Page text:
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A Few Words from Irene Minkoff

Good afternoon and thank you, Paul, for giving me the opportunity to say a few words on this special occasion.

In doing some research to write this speech I discovered that according to the Poultney Historical Society’s archives, this building being gifted today by my sister and me is what tipped the scales in an East/West Poultney tug-of-war. East Poultney said that the Post Office should be located in the East where most of the churches already were but West Poultney countered by hauling limestone by oxcart, at great expense, to build this amazing building, completed in 1822. Such a grand stone church tipped the balance and the Post Office was built on the west side and effectively made this the center of town and that’s why West Poultney is now simply called Poultney.

When Michael, Rita, and I first looked at the building at 145 Main Street, then known as the Masonic Temple, we each saw it from a different perspective.

Michael, a skilled craftsman, saw a beautiful, impressive building in need of repairs, which he, given enough time, could restore to its former glory.

My sister, a gifted painter who lives in East Poultney, envisioned an art gallery.

And I, having practiced social work for the underprivileged, envisioned a safe haven for at risk school-aged children and their parents which drew upon drama, music, art, dance, social skills development, and teacher trainings.

The three of us shared a constant stream of dreams and ideas as we debated the idea of purchasing the building.  We all knew what a wonderful opportunity this was and we also knew that it would be a challenge.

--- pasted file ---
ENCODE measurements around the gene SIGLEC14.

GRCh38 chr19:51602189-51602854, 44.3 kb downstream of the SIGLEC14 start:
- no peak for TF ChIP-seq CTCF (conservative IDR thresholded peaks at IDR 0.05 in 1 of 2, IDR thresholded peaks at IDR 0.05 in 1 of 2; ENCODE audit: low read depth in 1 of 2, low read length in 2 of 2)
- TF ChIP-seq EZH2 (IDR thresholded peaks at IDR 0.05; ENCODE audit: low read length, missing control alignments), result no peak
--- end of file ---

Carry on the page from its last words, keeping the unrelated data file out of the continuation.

Finally, we decided to make an offer to the Masons, hoping that they would accept our bid and not the offer that would make the building a private home. The Masons accepted our bid because they felt we shared their values – the community as opposed to private ownership should benefit from the space.

In the limited time we had to work on our shared goals many physical improvements were made on the building.  Art classes were held, exhibits took place, dramatic works were presented.  That was then.  You all know the saying “The best laid plans of mice and men…” as well as the Yiddish proverb: Man plans, God laughs.

Today, as we gift this building to the Preservation Trust of Vermont, I continue to love the building not just for its beauty, character, and what it meant to me personally, but for its great potential and it is our hope that this infusion of new interest and energy will manifest as a place for sharing talents, interests, and wisdom with our neighbors…a true community center in the spirit of Vermont. 

Even in 1822 the townspeople of Poultney could see what this building represented and the importance of having a special gathering place. Time has not diminished its potential and we know that the Preservation Trust of Vermont and the Poultney community will be able to find and also create many treasures within its walls. By leaving it in the capable hands of the Preservation Trust of Vermont we think there will be an opportunity for fulfilling that potential.

Thank you to Ina Smith Johnson of the Poultney Historical Society for providing me with information about the building’s history, and to Paul Bruhn of the Preservation Trust of Vermont for gently shepherding this process.